The comet, R.I.P., was probably a member of the Kreutz family. Kreutz sungrazers are fragments from the breakup of a single giant comet many centuries ago. They get their name from 19th century German astronomer Heinrich Kreutz, who studied them in detail. Several Kreutz fragments pass by the sun and disintegrate every day. Most, measuring less than a few meters across, are too small to see, but occasionally a bigger fragment like this one (~10 m to 50 m) attracts attention.
Because of their common parentage, sungrazers often come in clusters. For this reason, it wouldn't be surprising to find yet another one in the offing. Monitor Karl Battam's Sungrazing Comet twitter feed for more sightings.
New Horizons Sees the Whole Pluto Family for the First Time (May 13, 2015) By Bob King
For the first time, NASA’s New Horizons spacecraft has photographed Pluto’s tiniest and faintest known moons, Kerberos and Styx. Kerberos circles the dwarf planet every 32 days and measures just 6 to 20 miles (~10 to 30 km) in diameter. Styx is even smaller at 4 to 13 miles (~ 7 to 21 km) across and orbits every 20 days. Incredibly, the specks of moons were detected from a distance of more than 55 million miles.
When you toss in Pluto’s largest moon, Charon, first seen by New Horizons in July 2013 and its two other smaller satellites, Nix and Hydra, spotted in July 2014 and January 2015 respectively, we’ve now seen all known members of Pluto’s family.
Anything else that pops up in images from now on will be gravy. That could well include new moons, Pluto rings or satellites of known moons.
“New Horizons is now on the threshold of discovery,” said mission science team member John Spencer, of the Southwest Research Institute in Boulder, Colorado. “If the spacecraft observes any additional moons as we get closer to Pluto, they will be worlds that no one has ever seen before.”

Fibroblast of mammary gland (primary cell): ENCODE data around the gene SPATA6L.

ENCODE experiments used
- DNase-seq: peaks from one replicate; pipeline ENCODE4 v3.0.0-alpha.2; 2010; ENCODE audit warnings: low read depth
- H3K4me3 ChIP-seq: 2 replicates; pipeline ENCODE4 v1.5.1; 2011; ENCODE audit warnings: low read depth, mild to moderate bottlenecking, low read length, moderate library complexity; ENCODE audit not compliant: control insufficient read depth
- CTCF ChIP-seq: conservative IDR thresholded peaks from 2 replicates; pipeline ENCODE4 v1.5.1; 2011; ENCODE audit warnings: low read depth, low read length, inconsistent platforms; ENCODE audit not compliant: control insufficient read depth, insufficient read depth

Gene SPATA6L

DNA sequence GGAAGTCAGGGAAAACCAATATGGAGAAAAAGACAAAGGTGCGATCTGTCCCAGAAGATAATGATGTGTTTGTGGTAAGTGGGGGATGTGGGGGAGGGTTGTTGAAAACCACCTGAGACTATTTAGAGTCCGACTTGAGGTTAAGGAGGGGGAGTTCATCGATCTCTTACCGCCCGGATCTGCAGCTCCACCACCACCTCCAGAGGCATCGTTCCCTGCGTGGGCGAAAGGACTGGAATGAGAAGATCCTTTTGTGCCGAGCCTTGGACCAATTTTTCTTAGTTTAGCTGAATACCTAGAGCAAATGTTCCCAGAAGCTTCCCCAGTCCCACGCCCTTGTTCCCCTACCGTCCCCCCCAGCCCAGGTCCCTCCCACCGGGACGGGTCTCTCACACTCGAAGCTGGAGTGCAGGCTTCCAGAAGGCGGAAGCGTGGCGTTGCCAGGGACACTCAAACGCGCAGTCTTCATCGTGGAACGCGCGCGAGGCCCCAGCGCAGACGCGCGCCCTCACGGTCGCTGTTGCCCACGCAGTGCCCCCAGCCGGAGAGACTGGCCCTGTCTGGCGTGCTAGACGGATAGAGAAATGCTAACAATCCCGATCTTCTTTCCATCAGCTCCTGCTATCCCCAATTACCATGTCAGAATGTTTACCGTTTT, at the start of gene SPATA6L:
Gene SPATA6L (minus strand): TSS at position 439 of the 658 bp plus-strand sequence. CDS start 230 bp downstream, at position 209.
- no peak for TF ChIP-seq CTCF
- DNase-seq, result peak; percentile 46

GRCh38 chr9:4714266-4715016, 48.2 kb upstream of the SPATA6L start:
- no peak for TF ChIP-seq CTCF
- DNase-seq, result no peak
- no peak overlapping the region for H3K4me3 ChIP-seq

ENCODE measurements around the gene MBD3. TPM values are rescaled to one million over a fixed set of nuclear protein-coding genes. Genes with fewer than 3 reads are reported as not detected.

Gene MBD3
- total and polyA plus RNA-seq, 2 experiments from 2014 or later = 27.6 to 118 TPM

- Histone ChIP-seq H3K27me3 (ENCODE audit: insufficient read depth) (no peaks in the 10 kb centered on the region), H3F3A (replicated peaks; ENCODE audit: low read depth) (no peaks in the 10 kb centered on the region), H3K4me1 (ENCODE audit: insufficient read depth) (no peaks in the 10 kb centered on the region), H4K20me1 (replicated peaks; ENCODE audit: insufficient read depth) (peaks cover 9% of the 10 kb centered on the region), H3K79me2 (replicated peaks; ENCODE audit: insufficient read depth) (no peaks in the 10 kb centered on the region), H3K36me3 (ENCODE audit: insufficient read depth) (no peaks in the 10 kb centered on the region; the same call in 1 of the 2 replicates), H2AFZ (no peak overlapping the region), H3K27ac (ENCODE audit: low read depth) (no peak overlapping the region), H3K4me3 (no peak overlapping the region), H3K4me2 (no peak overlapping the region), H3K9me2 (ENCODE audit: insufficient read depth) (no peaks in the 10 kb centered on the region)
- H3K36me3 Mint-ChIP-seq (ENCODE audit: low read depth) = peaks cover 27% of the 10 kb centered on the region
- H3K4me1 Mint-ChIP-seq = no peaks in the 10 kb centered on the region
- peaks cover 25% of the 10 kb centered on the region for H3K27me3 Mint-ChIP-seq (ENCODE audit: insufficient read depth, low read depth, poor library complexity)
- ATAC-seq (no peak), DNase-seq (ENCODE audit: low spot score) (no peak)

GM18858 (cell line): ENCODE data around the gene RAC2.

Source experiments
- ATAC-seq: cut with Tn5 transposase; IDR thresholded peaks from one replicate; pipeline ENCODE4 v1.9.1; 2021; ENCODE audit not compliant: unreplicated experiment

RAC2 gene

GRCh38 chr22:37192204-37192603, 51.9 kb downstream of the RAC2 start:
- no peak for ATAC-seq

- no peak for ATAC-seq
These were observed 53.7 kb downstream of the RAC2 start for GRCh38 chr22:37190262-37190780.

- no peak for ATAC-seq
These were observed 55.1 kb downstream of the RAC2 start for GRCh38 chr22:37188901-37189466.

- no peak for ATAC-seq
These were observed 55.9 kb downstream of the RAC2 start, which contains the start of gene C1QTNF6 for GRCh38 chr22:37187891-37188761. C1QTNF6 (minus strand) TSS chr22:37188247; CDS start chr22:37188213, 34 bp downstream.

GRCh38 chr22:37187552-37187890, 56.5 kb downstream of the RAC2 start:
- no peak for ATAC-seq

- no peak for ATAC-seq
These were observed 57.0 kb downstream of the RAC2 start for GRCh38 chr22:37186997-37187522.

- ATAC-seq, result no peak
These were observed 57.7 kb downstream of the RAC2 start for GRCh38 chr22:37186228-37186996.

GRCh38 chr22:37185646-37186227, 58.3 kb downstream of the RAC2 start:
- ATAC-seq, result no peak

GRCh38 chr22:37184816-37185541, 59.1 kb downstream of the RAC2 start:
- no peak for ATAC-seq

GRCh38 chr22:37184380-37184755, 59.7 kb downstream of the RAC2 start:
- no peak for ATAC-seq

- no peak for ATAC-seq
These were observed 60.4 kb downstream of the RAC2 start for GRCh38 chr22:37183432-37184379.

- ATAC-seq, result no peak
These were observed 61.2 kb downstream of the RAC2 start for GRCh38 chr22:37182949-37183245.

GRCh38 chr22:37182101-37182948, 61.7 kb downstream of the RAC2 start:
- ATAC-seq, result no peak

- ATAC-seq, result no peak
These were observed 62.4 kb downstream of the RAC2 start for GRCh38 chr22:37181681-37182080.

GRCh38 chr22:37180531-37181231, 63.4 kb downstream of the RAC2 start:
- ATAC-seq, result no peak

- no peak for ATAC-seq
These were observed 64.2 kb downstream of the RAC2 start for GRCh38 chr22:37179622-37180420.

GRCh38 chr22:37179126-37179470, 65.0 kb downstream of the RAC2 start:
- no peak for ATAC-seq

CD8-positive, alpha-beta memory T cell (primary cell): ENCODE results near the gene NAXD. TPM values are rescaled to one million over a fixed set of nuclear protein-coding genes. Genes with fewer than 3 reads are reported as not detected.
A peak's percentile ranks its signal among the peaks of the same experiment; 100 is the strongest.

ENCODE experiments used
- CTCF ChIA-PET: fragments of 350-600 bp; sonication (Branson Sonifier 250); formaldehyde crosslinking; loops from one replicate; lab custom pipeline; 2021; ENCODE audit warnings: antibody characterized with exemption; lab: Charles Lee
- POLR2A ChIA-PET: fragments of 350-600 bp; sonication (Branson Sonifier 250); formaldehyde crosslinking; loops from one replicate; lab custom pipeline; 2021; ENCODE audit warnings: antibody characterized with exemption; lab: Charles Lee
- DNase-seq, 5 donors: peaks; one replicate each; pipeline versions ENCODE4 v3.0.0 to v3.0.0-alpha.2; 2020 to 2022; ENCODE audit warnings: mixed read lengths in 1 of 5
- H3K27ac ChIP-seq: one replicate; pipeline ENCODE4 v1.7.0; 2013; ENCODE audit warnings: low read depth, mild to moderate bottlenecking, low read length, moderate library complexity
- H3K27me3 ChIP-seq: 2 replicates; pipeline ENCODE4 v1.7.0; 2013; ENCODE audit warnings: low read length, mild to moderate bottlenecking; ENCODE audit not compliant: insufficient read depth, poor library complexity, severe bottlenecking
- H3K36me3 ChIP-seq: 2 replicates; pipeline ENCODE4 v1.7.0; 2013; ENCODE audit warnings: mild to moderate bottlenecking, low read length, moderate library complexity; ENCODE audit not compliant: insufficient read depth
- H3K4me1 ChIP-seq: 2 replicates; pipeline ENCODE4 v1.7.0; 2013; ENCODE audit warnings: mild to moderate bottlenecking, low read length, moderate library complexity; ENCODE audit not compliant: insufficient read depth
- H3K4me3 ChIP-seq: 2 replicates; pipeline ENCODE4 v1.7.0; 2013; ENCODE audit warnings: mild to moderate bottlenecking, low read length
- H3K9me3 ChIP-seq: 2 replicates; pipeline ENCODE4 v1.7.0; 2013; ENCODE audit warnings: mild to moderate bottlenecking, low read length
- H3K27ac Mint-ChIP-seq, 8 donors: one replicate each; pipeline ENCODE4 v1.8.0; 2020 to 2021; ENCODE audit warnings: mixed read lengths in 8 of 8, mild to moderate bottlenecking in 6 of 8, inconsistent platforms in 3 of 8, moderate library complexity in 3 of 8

It won’t be long before the probe makes a dramatic flyby of the system on July 14. New Horizons will pass just 6,200 miles (10,000 km) from Pluto while traveling at 30,800 mph (49,600 km/hr) at closest approach at 6:50 a.m. Eastern Time. Because of Pluto’s great distance from the Sun, communications between the probe and Earth will take 4.5 hours, and that’s just one way moving at the speed of light.
Watch Venus Encounter the Pleiades This Week (April 7, 2015)
By Bob King, Astrobob@areavoices.com
Venus glides up to the Pleiades or Seven Sisters star cluster this week. This was the view at dusk on April 4 when they were still about 10° apart. Credit: Bob King
If you’ve ever been impressed by the brilliance of Venus or the pulchritude of the Pleiades, you won’t want to miss what’s happening in the western sky this week. Venus has been inching closer and closer to the star cluster for months. Come Friday and Saturday the two will be only 2.5° apart. What a fantastic sight they’ll make together — the sky’s brightest planet and arguably the most beautiful star cluster side by side at dusk.